I have been working on an SQL to generate a Prompt Dialog Box that can work in conjunction with scheduling or on its own. It enables data entry for manhole surveys including incoming and outgoing pipes. The idea arose from a query where a user was trying to enter data efficiently, from Manhole Survey Cards filled in manually in the field, without having to use the Dialog Box or having to modify the Property Editor.
Example Manhole Record Card
Study Conclusions Presented at CIWEM’s Urban Drainage Group Conference 2013
William Neale (Thames Water) and Richard Body (Innovyze) first presented the following paper at the CIWEM Urban Drainage Group Conference in November 2013.
Computer models have been used for many years for designing and evaluating the performance of sewer networks. These models are easily updated to reflect any changes, proposed or existing, in the study area, and they provide invaluable information to network planners and managers. With the increased availability of real-time gauged data, in addition to both observed and forecast radar data, converting the offline models into real-time operational models can maximise the return on the investment already made in these modelling studies.
Customers sometimes contact us to report situations where break nodes seem to be displaying flood depths that are not coherent with the specified ground level.
Break nodes have no internal area and should only be used to model changes in gradient or direction within pressurised stretches of InfoWorks CS networks.
When a manhole is created then the flood volume and flood depth are both measured from the flood level. As default the flood level will be at the same elevation as the ground level associated with that manhole.
Manholes can be changed to break nodes and it is in situations like this that the misleading flood depths can be created. When a manhole is changed to a break node then the flood depth field disappears, the data from the flood level is still stored as a property of the node in case it is ever reverted back to a stored flood type node. This preservation of data can cause the flood depth displayed in results to show values differing from those expected.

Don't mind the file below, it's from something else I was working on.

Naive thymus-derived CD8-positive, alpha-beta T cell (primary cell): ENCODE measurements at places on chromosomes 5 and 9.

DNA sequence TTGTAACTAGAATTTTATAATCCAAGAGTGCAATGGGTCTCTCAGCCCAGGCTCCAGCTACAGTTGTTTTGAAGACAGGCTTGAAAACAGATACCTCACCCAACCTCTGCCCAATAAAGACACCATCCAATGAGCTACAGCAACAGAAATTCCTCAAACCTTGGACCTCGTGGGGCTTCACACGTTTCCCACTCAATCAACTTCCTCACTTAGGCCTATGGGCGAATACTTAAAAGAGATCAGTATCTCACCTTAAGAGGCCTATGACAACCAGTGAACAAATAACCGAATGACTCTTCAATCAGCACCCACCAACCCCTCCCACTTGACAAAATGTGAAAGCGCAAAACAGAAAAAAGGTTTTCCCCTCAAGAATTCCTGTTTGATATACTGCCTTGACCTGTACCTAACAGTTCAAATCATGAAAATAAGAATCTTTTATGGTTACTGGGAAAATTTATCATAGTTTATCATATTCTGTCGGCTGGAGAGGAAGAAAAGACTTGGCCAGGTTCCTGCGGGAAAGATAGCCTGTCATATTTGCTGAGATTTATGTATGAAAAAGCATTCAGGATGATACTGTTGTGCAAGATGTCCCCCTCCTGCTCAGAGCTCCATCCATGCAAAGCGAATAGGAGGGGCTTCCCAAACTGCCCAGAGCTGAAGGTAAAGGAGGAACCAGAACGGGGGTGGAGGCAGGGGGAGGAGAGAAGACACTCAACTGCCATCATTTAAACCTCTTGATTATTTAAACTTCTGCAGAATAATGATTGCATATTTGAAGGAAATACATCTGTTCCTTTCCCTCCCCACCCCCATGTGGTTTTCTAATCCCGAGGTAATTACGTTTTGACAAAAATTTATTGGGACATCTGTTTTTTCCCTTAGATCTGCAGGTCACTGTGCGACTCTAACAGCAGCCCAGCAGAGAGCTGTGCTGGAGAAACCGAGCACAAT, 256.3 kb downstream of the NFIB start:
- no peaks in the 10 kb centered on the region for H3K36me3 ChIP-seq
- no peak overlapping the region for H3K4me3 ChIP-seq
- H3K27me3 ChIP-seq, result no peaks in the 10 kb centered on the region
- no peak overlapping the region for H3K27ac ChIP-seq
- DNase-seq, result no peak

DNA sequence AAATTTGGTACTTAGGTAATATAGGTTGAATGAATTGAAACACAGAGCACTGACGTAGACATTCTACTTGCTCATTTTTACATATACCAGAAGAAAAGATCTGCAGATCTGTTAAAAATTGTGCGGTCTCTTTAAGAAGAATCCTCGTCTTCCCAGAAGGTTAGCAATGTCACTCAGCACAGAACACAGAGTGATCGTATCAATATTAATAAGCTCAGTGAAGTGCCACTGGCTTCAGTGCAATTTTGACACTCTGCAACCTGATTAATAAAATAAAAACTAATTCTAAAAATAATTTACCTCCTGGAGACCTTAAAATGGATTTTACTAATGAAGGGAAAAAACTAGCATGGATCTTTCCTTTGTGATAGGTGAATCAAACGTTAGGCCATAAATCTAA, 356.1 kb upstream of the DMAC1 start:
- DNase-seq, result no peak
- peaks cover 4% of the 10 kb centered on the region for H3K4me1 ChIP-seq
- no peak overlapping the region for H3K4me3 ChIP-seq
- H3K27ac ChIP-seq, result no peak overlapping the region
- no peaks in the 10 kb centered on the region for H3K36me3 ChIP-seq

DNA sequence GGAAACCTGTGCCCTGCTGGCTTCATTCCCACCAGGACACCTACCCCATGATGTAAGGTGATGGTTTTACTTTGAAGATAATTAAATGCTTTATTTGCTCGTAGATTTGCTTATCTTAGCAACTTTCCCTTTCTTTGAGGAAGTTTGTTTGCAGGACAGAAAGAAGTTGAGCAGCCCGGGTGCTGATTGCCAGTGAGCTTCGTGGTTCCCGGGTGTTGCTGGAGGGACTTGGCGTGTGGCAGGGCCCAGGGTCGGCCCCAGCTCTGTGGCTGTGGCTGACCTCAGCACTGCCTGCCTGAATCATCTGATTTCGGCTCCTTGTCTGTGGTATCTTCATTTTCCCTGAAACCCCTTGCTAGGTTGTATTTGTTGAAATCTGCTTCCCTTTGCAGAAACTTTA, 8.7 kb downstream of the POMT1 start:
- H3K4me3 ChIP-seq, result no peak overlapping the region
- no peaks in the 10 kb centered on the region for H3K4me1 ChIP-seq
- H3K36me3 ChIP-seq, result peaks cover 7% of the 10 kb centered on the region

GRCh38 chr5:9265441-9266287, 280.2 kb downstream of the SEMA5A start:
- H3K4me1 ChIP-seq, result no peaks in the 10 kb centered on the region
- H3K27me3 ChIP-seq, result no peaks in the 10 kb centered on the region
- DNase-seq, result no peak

Should this be encountered then the best procedure to remove the inconsistencies would be to make a selection list of all the break nodes, then set them to flood type stored, then ensure that the flood level flag is set to #D in order to ensure that the flood depths take the values from the ground levels and then revert these nodes back to break nodes.
Continuing from my previous post on SQLs (InfoNet Smart SQL – Dynamic lists, Posted on September 24, 2013), I’m going to explore SQLs further using the prompt dialog box as well as introducing some new concepts.
The SQL presented in this post will select a number of user specified pipes either upstream or downstream from a selected node or nodes. I will start off by presenting the code in it’s entirety and then dissecting it, presenting the working parts…
Subcatchment Manager is one of Suite extension modules of InfoSWMM which assists with the delineation of watersheds using Digital Terrian Models (DTM). The extension also offers you multiple, highly advanced and efficient geospatial methods for establishing characteristics such as: impervious properties of the watersheds, slope and width of the watersheds and infiltrations of the watersheds.
This short video gives you an overview on Subcatchment Manager and shows you how to use an existing LIDAR data to automate the creation of watersheds and extract and populate their characteristics in InfoSWMM.
A question that arises often for clients is ‘How to import data from our modelling software InfoWorks WS/CS/ICM into InfoNet?’.
The answer isn’t as straightforward as you might think. This is because the data lifecycles of InfoNet and InfoWorks are inherently different. Whilst asset management (InfoNet) is about having confidence in data, modelling (InfoWorks WS/CS/ICM) can sometimes make assumptions and simplifications of a dataset through inference and merging, such that a model can be created (quickly) to produce hydraulic simulations.